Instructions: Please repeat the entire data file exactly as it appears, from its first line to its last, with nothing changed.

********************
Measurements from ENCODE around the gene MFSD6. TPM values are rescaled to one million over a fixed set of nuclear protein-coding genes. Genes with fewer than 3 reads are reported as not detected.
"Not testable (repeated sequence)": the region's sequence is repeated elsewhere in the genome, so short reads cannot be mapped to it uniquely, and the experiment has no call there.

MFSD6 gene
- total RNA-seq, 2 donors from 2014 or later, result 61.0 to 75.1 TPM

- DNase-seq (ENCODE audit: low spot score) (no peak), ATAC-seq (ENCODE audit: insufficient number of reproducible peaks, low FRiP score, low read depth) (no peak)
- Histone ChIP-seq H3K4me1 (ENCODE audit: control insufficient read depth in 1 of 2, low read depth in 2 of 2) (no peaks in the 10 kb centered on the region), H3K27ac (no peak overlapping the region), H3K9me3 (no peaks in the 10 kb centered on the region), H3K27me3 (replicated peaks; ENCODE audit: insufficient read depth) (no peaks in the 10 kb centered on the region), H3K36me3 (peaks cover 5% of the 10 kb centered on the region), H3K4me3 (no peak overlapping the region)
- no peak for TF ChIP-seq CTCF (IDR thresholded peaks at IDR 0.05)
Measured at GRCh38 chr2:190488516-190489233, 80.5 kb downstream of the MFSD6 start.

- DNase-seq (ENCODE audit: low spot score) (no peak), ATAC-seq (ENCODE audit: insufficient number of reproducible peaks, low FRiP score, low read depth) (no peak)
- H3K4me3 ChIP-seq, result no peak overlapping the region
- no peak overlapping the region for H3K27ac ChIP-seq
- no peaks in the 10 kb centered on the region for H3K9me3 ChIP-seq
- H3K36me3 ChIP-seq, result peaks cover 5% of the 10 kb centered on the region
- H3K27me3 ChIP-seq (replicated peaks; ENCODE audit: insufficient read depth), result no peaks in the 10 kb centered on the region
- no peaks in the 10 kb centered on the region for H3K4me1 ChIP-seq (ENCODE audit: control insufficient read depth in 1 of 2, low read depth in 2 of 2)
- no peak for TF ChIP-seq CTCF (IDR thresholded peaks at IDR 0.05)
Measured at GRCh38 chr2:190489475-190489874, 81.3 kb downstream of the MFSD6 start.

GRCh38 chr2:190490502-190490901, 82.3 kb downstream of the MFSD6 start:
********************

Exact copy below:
Measurements from ENCODE around the gene MFSD6. TPM values are rescaled to one million over a fixed set of nuclear protein-coding genes. Genes with fewer than 3 reads are reported as not detected.
"Not testable (repeated sequence)": the region's sequence is repeated elsewhere in the genome, so short reads cannot be mapped to it uniquely, and the experiment has no call there.

MFSD6 gene
- total RNA-seq, 2 donors from 2014 or later, result 61.0 to 75.1 TPM

- DNase-seq (ENCODE audit: low spot score) (no peak), ATAC-seq (ENCODE audit: insufficient number of reproducible peaks, low FRiP score, low read depth) (no peak)
- Histone ChIP-seq H3K4me1 (ENCODE audit: control insufficient read depth in 1 of 2, low read depth in 2 of 2) (no peaks in the 10 kb centered on the region), H3K27ac (no peak overlapping the region), H3K9me3 (no peaks in the 10 kb centered on the region), H3K27me3 (replicated peaks; ENCODE audit: insufficient read depth) (no peaks in the 10 kb centered on the region), H3K36me3 (peaks cover 5% of the 10 kb centered on the region), H3K4me3 (no peak overlapping the region)
- no peak for TF ChIP-seq CTCF (IDR thresholded peaks at IDR 0.05)
Measured at GRCh38 chr2:190488516-190489233, 80.5 kb downstream of the MFSD6 start.

- DNase-seq (ENCODE audit: low spot score) (no peak), ATAC-seq (ENCODE audit: insufficient number of reproducible peaks, low FRiP score, low read depth) (no peak)
- H3K4me3 ChIP-seq, result no peak overlapping the region
- no peak overlapping the region for H3K27ac ChIP-seq
- no peaks in the 10 kb centered on the region for H3K9me3 ChIP-seq
- H3K36me3 ChIP-seq, result peaks cover 5% of the 10 kb centered on the region
- H3K27me3 ChIP-seq (replicated peaks; ENCODE audit: insufficient read depth), result no peaks in the 10 kb centered on the region
- no peaks in the 10 kb centered on the region for H3K4me1 ChIP-seq (ENCODE audit: control insufficient read depth in 1 of 2, low read depth in 2 of 2)
- no peak for TF ChIP-seq CTCF (IDR thresholded peaks at IDR 0.05)
Measured at GRCh38 chr2:190489475-190489874, 81.3 kb downstream of the MFSD6 start.

GRCh38 chr2:190490502-190490901, 82.3 kb downstream of the MFSD6 start: